Why Supply Chain Transparency is More Important Than Ever
By Katie Moore
Food quality and safety risks are at the forefront of many consumers’ minds, thanks to the spate of recent food contamination incidents in the U.S. Improved food quality and transparency have become increasingly important to many manufacturers as consumers increasingly seek these qualities in the food they buy. Social media has raised the bar too, making it far too easy for consumers to force transparency on manufacturers who do not embrace this movement in a way doesn’t always reflect well on them.
Of course, these channels also provide an opportunity for brands to build new brand equity with consumers by demonstrating the qualities consumers seek—transparency and openness. In addition, new technology solutions, powered by the Industrial Internet, are becoming prevalent within food manufactures to help deliver on these qualities.
FSMA Means More Transparency
Due to the expansion and innovation in production and processing, food manufacturers continue to face challenges managing food safety. In addition to satisfying consumer demand for increased transparency, it is becoming increasingly regulated and required by the U.S. Food and Drug Administration as part of the Food Safety Modernization Act (FSMA). FSMA will require food manufacturers to increase their focus on prevention rather than response to contamination incidents, which will require a comprehensive view of the entire supply chain, something many food suppliers struggle with in today’s global economy.
Without the ability to track and trace through the entire supply chain, it is impossible to ensure that contamination has not occurred at some point in the process, whether it was before or after the food has left the manufacturing facility. By utilizing technology like big data analytics, track and trace, and intelligent supply chain mapping, food suppliers can increase the transparency of the supply chain.
A fully transparent supply chain extends visibility and enables a true farm-to-fork view of the path supplies and end products taken to the customer, assuring both the manufacturer and the consumer that every step of the chain has conformed to both FSMA guidelines and best practices for safety and minimized the potential for contamination.
Building and Maintaining Customer Trust
While manufacturers will have the ability to pinpoint the cause of contamination with increased supply chain transparency, the consumer will always blame the supplier regardless of the true source of contamination. In today’s social media and 24-hour news cycle, a single contamination incident can make national headlines within hours. The reputational and financial consequences can be devastating when consumers’ trust has been lost.
Consumer trust is more important than ever, with customer brand loyalty at all-time low and the rapidly increasing “switching economy,” which has grown to $1.7 trillion according to the Accenture Customer 2020 study. The decrease in brand loyalty only magnifies the impact when the food safety process breaks down and recalls are issued or customers get sick from contaminated products.
While not every customer will be interested in farm-to-fork traceability, the ability to show transparency in the supply chain following a recall is one of the best ways to minimize the impact and loss of consumer trust. Publicly pinpointing the source of the contamination and effectively demonstrating the steps taken to ensure the cause has been rectified allows the supplier to rebuild that trust and display the ability to help prevent future outbreaks.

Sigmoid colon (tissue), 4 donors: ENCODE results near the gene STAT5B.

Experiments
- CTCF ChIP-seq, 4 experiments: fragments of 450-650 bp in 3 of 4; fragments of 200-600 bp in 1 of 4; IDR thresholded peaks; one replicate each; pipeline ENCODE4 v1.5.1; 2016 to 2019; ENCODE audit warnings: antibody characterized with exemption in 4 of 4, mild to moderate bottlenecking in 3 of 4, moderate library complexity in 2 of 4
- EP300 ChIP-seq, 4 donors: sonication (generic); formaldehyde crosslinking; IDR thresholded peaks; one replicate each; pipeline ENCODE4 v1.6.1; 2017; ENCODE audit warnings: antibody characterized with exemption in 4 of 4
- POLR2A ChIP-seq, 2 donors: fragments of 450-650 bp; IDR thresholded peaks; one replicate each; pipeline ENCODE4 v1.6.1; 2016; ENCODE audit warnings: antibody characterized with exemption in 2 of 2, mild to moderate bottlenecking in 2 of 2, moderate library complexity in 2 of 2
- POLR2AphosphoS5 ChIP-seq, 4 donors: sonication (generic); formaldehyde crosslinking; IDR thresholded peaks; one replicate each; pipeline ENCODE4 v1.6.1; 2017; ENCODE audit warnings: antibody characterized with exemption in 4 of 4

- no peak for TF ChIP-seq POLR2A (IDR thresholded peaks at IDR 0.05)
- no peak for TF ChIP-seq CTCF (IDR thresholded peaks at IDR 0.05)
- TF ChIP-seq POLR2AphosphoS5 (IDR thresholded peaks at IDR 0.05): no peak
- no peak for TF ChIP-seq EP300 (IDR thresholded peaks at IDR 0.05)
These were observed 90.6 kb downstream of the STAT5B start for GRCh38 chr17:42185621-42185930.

Establishing Brand Equity
When food manufacturers build a fully transparent supply chain and give customers access to information about where their food has been, what ingredients were used and how fresh it is, they build brand equity. “Eat local” is a growing trend for a reason—a growing number of customers want to feel invested in the source of their food. While it is impractical for every food product to be produced and distributed locally, pulling back the curtain and becoming more transparent about the origin and routes food takes to the table enables food manufacturers to build the same type of equity in their international brands as local products.
Building this brand equity requires not only the technological ability to have a transparent supply chain, but also the motivation and willingness to provide the customer with that information as a common practice and not just when there is a contamination incident. This may seem to be too much of a hassle for food manufacturers, but more public transparency will help increase a brand’s value as customers appreciate the steady flow of information and become more loyal to the brand itself.
Transparency in the supply chain is no longer just a matter of ensuring efficiency and productivity; it is a regulated and market-driven necessity. Both U.S. and international food safety standards require the ability to prevent contamination before it happens and the impact of recalls is at an all-time high due to today’s media environment. The need to utilize emerging technologies to provide an accurate and comprehensive view into the supply chain is evident.
By utilizing new technologies like big data analysis, intelligent supply chain mapping and tracing technologies, food manufacturers can satisfy both regulatory and customer demands by transforming the control and oversight they have over the entire supply chain from farm-to-fork. With end-to-end transparency, food manufacturers can maintain fleeting customer trust loyalty and establish brand equity to stay one step ahead of the competition.
Katie Moore is the industry marketing manager for GE Digital’s Food and Beverage Manufacturing Practice. A former plant manager, Katie has managed plant operations for Bimbo Bakeries USA, Sara Lee Corporation and Anheuser-Busch. Katie can be reached at Katie.Moore@ge.com.